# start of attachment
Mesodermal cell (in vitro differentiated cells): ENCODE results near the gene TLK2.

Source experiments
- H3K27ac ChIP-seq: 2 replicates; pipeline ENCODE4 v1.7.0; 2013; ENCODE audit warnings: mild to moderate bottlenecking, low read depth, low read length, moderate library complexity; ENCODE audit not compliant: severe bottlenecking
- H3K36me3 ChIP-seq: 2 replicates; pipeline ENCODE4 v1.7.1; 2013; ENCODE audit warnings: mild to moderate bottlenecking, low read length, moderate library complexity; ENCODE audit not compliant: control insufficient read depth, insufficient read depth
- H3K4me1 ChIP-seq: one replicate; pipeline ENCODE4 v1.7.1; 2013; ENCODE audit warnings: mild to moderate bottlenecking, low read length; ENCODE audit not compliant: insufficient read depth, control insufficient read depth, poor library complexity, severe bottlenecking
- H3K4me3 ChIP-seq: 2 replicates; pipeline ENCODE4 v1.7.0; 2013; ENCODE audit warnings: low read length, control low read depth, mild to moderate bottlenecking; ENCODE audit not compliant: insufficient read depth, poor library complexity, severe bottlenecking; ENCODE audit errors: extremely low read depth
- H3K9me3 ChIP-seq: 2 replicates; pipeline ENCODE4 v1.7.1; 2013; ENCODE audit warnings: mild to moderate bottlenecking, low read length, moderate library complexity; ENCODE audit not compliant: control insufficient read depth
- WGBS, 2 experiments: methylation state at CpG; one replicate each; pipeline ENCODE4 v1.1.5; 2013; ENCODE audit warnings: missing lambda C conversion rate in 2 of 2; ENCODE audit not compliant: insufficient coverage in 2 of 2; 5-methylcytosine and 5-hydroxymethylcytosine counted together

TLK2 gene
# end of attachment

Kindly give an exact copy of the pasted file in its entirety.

Mesodermal cell (in vitro differentiated cells): ENCODE results near the gene TLK2.

Source experiments
- H3K27ac ChIP-seq: 2 replicates; pipeline ENCODE4 v1.7.0; 2013; ENCODE audit warnings: mild to moderate bottlenecking, low read depth, low read length, moderate library complexity; ENCODE audit not compliant: severe bottlenecking
- H3K36me3 ChIP-seq: 2 replicates; pipeline ENCODE4 v1.7.1; 2013; ENCODE audit warnings: mild to moderate bottlenecking, low read length, moderate library complexity; ENCODE audit not compliant: control insufficient read depth, insufficient read depth
- H3K4me1 ChIP-seq: one replicate; pipeline ENCODE4 v1.7.1; 2013; ENCODE audit warnings: mild to moderate bottlenecking, low read length; ENCODE audit not compliant: insufficient read depth, control insufficient read depth, poor library complexity, severe bottlenecking
- H3K4me3 ChIP-seq: 2 replicates; pipeline ENCODE4 v1.7.0; 2013; ENCODE audit warnings: low read length, control low read depth, mild to moderate bottlenecking; ENCODE audit not compliant: insufficient read depth, poor library complexity, severe bottlenecking; ENCODE audit errors: extremely low read depth
- H3K9me3 ChIP-seq: 2 replicates; pipeline ENCODE4 v1.7.1; 2013; ENCODE audit warnings: mild to moderate bottlenecking, low read length, moderate library complexity; ENCODE audit not compliant: control insufficient read depth
- WGBS, 2 experiments: methylation state at CpG; one replicate each; pipeline ENCODE4 v1.1.5; 2013; ENCODE audit warnings: missing lambda C conversion rate in 2 of 2; ENCODE audit not compliant: insufficient coverage in 2 of 2; 5-methylcytosine and 5-hydroxymethylcytosine counted together

TLK2 gene